Seven Strategies for Agile Infrastructure

September 20, 2012 · 0 comments

The first step in achieving agility and technical excellence is to set up an infrastructure to support it. The infrastructure we will discuss here, an automated build server, is one of the most important aspects of agility because we can only consider a story as “done” when it is fully integrated into the build. Here are seven strategies for setting up the right infrastructure for Agile development:

1. Use version control for everything
I have not seen any development project in the past twenty years that wasn’t using version control. It is an essential tool for all development–Agile, waterfall, or whatever. But I’ve seen clients fail to version non-code files that are critical to their build (config files, scripts, stored procedures, etc.) and wonder why their releases were unstable. The fix is easy: version everything that your build depends on!

2. One click build end-to-end
When we are coding, we want to make it easy to run the build so we do it constantly, without thinking about it, several times a hour. Automate the entire build process so code is saved locally, compiled, automated tests are run, and if all the tests pass, the code is automatically checked in, built on the server, and more tests are run–all within a few seconds.

3. Integrate continuously
Continuous integration does not mean we have to ship product every sprint, but we could if we wanted to. Continuous integration is a key to making agile work. The tools are free, for the most part, and the value from the feedback you get is essential for agile development.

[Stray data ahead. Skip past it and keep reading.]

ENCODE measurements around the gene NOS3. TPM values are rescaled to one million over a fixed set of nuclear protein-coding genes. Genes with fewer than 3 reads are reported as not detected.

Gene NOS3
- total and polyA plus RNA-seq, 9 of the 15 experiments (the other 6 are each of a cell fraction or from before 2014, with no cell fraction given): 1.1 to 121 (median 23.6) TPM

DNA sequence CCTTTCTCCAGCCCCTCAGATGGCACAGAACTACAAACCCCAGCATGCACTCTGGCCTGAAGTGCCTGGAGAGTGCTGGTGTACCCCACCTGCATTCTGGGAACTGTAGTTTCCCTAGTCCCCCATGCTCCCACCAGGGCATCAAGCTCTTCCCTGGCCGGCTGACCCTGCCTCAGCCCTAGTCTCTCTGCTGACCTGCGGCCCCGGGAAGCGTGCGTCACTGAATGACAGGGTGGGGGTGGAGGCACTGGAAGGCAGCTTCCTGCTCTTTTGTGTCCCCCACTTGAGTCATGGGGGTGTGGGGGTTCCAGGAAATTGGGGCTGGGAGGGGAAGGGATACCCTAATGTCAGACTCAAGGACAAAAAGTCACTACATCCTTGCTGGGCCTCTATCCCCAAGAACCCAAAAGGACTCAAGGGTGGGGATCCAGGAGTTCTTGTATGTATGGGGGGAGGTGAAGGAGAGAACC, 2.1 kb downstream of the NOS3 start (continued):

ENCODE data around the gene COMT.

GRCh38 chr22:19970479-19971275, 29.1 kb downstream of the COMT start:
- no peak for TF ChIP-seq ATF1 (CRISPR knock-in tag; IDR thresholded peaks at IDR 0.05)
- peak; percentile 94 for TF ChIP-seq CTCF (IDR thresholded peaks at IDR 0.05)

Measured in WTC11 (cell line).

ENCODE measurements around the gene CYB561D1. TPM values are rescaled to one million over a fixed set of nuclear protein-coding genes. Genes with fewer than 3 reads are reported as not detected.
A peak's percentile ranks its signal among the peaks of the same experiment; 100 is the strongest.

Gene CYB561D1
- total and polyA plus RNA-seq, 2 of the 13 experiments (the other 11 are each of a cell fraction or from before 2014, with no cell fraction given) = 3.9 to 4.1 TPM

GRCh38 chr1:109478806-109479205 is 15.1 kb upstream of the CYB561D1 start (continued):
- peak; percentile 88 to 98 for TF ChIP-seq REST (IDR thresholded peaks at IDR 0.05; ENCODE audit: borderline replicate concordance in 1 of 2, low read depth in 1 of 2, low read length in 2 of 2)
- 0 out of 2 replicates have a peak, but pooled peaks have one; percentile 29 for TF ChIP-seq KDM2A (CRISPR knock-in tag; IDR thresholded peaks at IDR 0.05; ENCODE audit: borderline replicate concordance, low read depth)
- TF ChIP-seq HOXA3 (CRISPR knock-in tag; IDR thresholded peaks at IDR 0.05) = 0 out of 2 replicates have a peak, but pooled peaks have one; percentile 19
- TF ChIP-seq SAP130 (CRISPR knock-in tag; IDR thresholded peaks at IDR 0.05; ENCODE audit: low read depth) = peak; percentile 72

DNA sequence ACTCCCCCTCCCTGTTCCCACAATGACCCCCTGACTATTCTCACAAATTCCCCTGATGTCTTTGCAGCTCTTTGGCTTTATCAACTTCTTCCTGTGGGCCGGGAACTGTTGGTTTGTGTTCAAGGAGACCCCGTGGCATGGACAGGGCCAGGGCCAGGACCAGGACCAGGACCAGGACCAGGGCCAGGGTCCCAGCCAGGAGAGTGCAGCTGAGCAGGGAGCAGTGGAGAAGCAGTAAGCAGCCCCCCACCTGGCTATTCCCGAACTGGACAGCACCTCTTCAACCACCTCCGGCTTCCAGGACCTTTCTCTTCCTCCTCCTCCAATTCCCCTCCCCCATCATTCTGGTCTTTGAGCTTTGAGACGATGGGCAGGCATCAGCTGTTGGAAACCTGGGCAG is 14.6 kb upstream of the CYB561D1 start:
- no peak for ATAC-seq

4. Define acceptance criteria for tasks
Every task should have well-defined criteria for acceptance to let you know when you are done. This can be automated with an acceptance testing framework such as SpecFlow, FIT, or Cucumber. This not only helps us know when a task is done, it also helps us not overbuild.

5. Write testable code
Once a team commits to automated testing, life becomes a lot less painful, not just for QA who doesn’t have to waste time regression testing, but also for developers who get instant feedback if an approach they are trying will work or not. But there is another benefit of writing automated tests, we begin to write code that is easier to test, which is ultimately higher quality than untestable code.

6. Keep test coverage where it is needed
As an idealist, I strive for 100% test coverage for my code, even though I know it isn’t always achievable. Because I write my tests before I write my code, I tend to have a high percentage of code coverage. However, for those who do not write their tests first, and have a requirement for a certain percentage of test coverage, it is not uncommon to write tests for the easiest code, like getters and setters, and leave the really hard stuff that needs automated tests without test coverage, which can lead to big problems.

7. Fix broken builds immediately
A working build is the heartbeat of a project. When the build breaks the entire project comes screeching to a halt. Do not let this happen, ever. Everyone who checks code in must be responsible for making sure it works. If checked in code breaks the build, it must be either fixed or backed out immediately.

A successful automated build is the key to knowing if your project is on track. Integration is often the worst part of a waterfall project and hides problems and true progress, so instead of putting it off to the end of a project, we do a little bit of it every day throughout a project because until a feature runs in the context of the rest of the system, it is not really done.

 

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